I do need to give a thanks here to the person who told me to ignore the label on the bag of quinoa. You know the one that tells you it’s “pre-washed & ready to cook!” Don’t believe it, trust me I learned that the hard way (imagine a few batches of quinoa being gagged down since it’s “healthy” and who wants to waste money?!?!) If you want to avoid the metal/soap taste that unwashed quinoa can have then rinse, and rinse again, and don’t forget to rinse. :)

All the best!


Kosher Pasture Raised Slow Cooked Chicken ...


March 2nd 2015

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Have you ever tried cooking your chicken low and slow? It is a common method of cooking the best brisket, but not as well known for chicken.  There are a few ways to do this, our recipe takes advantage of garlic and lemon and some chicken broth to really bring out all the flavor.  Our chicken cooked for a few minutes at 400 degrees, but then the oven temp is reduced to 250 and the chicken cooks for another 1 hour and 45 minutes until it reaches the perfect golden color you see in the picture.   The meat is moist and delicious and the skin comes out perfectly crispy.

We were very excited to use Grow & Behold’s, Sara’s Spring Chicken when making this recipe as their products have the reputation to be of the highest quality. In addition to being Glatt Kosher, Grow & Behold’s birds are pasture raised. As soon as the birds are large enough to be moved outside, they spend their entire lives on grass. They live in spacious, movable pens that are moved each day allowing them to access a growing salad bar of natural food. The birds are also fed a special blend of non-GMO food. This chicken tastes fresh and pure. When making this recipe, we highly recommend you order your chicken from Grow & Behold.

Get our full recipe for Slow Cooked Garlic Lemon Chicken  and then check out our Giveaway for your chance to WIN!!!

***Giveaway*** Win with Grow and Behold!!! Every week for the next three weeks we will be sharing a new Grow and Behold recipe with you, perfect for Passover, and every week we will be announcing a new winner for one of three amazing prizes!!

First WINNER is Melissa Lawler, keep entering for more chances.
a Rafflecopter giveaway

garlic lemon chicken

This post and giveaway is sponsored by Grow & Behold. 


Cocktail Inspired Mishloach Manot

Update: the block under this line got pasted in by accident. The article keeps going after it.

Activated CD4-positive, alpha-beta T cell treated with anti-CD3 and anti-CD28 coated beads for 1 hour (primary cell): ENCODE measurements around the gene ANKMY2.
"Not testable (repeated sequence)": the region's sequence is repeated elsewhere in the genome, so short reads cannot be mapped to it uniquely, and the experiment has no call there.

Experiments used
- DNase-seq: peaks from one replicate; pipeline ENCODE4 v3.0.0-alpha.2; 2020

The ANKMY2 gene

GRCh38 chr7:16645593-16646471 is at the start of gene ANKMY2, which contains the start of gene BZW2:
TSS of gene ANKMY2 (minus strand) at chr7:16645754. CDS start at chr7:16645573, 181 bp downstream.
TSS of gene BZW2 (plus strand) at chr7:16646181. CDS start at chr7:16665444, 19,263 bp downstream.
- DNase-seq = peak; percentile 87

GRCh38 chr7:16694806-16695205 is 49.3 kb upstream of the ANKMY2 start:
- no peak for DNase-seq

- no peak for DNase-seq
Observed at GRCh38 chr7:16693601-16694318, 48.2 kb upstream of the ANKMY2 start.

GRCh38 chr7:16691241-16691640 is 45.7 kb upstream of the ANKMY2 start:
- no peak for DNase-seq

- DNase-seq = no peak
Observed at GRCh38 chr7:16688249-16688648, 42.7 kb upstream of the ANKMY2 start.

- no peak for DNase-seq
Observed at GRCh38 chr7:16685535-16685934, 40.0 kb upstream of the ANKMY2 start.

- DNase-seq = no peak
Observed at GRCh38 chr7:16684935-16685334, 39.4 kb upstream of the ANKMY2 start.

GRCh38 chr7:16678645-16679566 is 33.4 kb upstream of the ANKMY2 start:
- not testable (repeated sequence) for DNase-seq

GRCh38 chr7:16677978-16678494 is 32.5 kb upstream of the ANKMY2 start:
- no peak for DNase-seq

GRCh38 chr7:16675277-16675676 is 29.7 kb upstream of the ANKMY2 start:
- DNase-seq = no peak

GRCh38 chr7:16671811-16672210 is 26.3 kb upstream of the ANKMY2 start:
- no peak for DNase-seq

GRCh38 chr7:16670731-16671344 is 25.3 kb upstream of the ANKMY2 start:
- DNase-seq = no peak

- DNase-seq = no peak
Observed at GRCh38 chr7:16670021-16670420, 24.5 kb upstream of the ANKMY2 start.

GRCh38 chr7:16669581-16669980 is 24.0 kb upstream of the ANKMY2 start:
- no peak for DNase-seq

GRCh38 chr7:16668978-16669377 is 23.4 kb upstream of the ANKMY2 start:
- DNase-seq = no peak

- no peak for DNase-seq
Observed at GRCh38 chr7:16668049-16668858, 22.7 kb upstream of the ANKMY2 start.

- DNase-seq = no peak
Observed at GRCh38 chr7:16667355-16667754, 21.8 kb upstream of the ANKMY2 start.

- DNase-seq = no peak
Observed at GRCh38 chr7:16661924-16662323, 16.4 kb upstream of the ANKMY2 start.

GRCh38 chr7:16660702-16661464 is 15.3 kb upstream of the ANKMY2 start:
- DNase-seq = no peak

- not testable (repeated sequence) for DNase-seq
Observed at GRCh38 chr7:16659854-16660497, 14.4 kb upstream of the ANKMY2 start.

March 2nd 2015

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Sending Mishloach Manot to friends and family is an obligation on Purim, but coming up with new ideas for your Mishloach Manot each year can be difficult. We all want to be creative and ‘wow’ our friends and family, but there are so many great ideas out there and narrowing it down to just one can be hard.  On Purim, there is an obligation to drink alcohol and cocktail inspired Mishloach Manot is a creative way to connect the obligation of drinking alcohol with Mishloach Manot. These three Purim inspired cocktails can easily be turned into Mishloach Manot using the packing instructions below and adding the cocktail ingredients.

Shushan Bullet

 A Mexican “Sombrero” can be used as container for the Shushan Bullet ingredients. You can use straws as filler and include 6 color-coordinated paper napkins and 6 assorted clear or multi-colored 2-oz plastic shot glasses.

Milk and Cookies Cocktail

Put the ingredients for the (Not-Your-Kids’) Milk and Cookies cocktails into large brown paper lunch sack with bright tissue to use as filler. You can add a can opener, disposable swizzle sticks (short size), 6 bright paper napkins, 6 assorted clear or multi-colored 2-oz. plastic shot glasses.

Sweet n Sour Ice Tea

For the Sweet ‘N’ Sour Iced Tea Shooters use a large Chinese-style paper or plastic take-out box packed with styrofoam “peanuts” or “noodles” to as a filler. Add 3 sets of chopsticks to use as stirrers, 6 color-coordinated paper napkins to match take-out container, and 6 assorted clear or multi-colored 2-oz. plastic shot glasses to match.